The nurse midwife program at SSM Health St. Mary’s Hospital will continue “until a new, sustainable model is in place,” a spokesperson said late Tuesday, after the Wisconsin State Journal and other media reported the hospital’s earlier decision to end the program Dec. 31.
“Though our current midwifery model is not sustainable, SSM Health truly values women’s health and remains committed to offering equitable access to care, including midwifery services,” spokesperson Kim Sveum said in the statement. “We are in the process of exploring all options for a midwifery model that will continue to allow for in-hospital births at St. Mary’s Hospital.”
The statement said “we look forward to having meaningful conversations with area community-based midwifery providers.” On Monday, a separate statement said “some of that outreach has already started.”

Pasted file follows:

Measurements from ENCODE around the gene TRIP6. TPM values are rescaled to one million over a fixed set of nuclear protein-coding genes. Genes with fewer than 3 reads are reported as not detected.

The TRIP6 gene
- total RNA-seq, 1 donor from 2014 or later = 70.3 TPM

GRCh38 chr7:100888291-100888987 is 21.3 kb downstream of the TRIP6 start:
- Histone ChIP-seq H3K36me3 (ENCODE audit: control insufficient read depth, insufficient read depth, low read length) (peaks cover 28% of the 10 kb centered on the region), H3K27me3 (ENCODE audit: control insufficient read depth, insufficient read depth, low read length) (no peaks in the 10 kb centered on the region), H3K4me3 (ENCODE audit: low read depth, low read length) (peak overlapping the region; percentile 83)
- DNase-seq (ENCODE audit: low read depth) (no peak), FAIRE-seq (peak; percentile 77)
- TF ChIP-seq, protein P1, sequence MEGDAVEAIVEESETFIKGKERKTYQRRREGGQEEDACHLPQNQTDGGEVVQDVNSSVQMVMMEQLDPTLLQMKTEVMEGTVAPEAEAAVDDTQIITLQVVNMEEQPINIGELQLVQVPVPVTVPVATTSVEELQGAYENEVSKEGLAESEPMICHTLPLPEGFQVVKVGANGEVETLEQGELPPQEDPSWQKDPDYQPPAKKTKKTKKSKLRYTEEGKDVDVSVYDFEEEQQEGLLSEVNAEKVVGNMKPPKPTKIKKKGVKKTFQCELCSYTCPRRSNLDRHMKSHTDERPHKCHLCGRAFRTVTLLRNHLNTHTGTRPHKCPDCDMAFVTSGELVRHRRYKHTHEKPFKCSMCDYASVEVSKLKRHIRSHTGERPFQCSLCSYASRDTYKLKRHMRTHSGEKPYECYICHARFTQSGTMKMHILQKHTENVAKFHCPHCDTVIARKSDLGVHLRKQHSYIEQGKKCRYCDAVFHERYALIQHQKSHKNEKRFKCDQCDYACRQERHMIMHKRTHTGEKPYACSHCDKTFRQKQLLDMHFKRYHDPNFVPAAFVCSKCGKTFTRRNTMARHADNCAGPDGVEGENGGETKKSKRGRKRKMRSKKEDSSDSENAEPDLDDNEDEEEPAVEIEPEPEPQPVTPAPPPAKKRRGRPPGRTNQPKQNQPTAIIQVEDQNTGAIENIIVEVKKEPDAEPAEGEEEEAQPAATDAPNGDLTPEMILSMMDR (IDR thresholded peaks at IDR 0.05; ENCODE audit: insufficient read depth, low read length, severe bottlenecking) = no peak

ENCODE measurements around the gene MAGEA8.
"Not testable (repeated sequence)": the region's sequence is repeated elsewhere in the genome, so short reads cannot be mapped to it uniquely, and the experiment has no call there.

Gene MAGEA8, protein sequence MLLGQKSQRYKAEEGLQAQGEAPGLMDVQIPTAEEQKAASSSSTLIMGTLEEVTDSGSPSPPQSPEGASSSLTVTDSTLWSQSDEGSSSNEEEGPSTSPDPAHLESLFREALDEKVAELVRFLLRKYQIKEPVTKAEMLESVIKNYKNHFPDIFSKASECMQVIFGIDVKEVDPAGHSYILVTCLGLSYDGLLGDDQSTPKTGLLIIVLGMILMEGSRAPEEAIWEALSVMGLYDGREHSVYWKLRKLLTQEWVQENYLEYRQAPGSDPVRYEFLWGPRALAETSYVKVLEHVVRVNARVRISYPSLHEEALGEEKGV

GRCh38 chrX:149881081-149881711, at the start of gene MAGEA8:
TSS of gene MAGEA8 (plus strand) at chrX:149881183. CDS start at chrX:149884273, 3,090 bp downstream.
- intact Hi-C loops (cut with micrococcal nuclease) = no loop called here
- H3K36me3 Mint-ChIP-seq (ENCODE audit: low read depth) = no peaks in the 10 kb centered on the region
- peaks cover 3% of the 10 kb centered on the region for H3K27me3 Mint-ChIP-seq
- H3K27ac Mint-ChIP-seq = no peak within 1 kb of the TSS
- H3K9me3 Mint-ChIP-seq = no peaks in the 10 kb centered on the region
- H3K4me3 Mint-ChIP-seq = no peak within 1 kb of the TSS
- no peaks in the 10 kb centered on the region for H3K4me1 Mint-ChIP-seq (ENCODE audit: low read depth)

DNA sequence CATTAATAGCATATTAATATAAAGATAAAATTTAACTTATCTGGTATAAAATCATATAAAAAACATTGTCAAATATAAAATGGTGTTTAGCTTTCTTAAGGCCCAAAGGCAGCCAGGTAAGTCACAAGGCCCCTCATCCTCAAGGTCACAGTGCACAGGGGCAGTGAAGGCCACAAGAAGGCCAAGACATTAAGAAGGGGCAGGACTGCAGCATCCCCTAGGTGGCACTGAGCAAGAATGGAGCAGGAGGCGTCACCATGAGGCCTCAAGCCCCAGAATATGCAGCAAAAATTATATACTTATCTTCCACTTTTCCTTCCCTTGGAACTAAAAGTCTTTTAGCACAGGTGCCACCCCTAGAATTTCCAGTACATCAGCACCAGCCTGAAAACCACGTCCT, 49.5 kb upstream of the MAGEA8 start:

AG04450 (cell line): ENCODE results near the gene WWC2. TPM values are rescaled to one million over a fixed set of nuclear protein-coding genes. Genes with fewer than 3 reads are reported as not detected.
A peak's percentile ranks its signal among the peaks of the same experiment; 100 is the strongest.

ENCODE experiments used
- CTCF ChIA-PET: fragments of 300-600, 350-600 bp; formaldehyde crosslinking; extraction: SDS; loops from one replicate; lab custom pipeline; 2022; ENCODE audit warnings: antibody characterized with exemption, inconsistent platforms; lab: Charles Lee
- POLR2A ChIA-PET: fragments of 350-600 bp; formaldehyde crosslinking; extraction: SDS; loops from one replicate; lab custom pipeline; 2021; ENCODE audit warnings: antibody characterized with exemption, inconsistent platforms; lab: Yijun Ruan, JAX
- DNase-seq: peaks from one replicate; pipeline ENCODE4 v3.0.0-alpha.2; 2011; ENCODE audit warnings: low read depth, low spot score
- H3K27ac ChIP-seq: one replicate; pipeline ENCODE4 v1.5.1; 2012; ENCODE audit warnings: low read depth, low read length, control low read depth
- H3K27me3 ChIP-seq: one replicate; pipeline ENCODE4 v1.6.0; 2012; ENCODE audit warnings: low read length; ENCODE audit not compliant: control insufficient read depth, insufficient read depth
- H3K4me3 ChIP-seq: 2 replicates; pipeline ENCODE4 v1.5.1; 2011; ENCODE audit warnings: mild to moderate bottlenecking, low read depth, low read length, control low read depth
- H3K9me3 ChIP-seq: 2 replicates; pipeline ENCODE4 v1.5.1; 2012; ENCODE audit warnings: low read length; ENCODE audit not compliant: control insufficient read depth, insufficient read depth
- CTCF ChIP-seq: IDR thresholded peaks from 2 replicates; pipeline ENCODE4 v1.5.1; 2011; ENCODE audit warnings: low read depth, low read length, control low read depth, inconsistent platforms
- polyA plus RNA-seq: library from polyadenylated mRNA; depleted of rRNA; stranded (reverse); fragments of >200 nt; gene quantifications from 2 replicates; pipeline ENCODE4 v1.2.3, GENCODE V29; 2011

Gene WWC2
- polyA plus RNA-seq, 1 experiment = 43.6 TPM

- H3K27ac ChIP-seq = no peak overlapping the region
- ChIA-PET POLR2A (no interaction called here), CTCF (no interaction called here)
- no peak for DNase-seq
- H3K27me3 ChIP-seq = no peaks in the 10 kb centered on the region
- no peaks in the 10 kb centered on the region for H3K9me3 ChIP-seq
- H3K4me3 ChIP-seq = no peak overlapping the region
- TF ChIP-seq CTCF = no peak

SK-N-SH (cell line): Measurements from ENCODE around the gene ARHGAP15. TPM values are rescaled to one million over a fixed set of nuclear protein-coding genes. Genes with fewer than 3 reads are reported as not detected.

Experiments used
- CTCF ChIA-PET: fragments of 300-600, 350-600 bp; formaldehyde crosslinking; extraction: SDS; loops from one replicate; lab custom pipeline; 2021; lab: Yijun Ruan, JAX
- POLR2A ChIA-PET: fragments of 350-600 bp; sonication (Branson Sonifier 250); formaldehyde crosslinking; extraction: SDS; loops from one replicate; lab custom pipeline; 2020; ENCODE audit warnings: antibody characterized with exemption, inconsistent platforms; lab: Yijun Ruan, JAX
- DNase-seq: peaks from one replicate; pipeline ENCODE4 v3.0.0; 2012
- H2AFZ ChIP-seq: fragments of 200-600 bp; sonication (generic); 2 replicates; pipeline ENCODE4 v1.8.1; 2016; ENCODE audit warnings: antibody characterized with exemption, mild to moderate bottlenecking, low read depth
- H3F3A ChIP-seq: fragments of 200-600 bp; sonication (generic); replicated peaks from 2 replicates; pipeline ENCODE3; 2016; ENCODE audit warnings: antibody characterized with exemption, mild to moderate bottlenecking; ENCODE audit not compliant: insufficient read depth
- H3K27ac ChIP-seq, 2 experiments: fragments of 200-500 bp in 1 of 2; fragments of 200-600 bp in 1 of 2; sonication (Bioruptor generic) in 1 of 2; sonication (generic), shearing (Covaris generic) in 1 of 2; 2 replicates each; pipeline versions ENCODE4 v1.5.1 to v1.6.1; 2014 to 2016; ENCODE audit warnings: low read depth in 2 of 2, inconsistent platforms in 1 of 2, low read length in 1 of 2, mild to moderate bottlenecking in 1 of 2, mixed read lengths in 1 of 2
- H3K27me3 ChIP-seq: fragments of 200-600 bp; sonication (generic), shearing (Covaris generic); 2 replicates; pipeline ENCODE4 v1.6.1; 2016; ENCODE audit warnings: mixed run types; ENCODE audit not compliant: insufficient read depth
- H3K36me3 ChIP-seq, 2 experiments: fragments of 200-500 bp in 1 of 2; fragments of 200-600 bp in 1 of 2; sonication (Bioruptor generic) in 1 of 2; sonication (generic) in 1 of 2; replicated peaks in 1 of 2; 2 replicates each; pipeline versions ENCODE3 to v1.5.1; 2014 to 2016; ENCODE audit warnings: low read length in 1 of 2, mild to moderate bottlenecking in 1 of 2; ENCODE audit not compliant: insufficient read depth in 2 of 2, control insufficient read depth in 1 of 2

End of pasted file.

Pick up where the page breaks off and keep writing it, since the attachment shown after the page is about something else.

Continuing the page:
However, Ingrid Andersson, one of the main community-based midwives in Madison, said Wednesday those statements are misleading.
“SSM Health as of this date has had no discussion with any community midwife regarding transitioning to ‘community-based midwifery care,’ as a spokesperson stated they would,” Andersson said. “Dean Health Insurance has a history of shutting out midwives from their provider pool and reimburses no community-based midwife in this community.”
SSM Health officials said in an internal email Friday and in a statement Monday that the midwife program, in which certified nurse midwives employed by the hospital have overseen some births since 2018, would cease at the end of the year. But officials say they’re exploring ways of using community-based midwives at the hospital. Most deliveries by community-based midwives are in homes.
Nurse midwives are available at Madison’s other birthing hospital, UnityPoint Health-Meriter.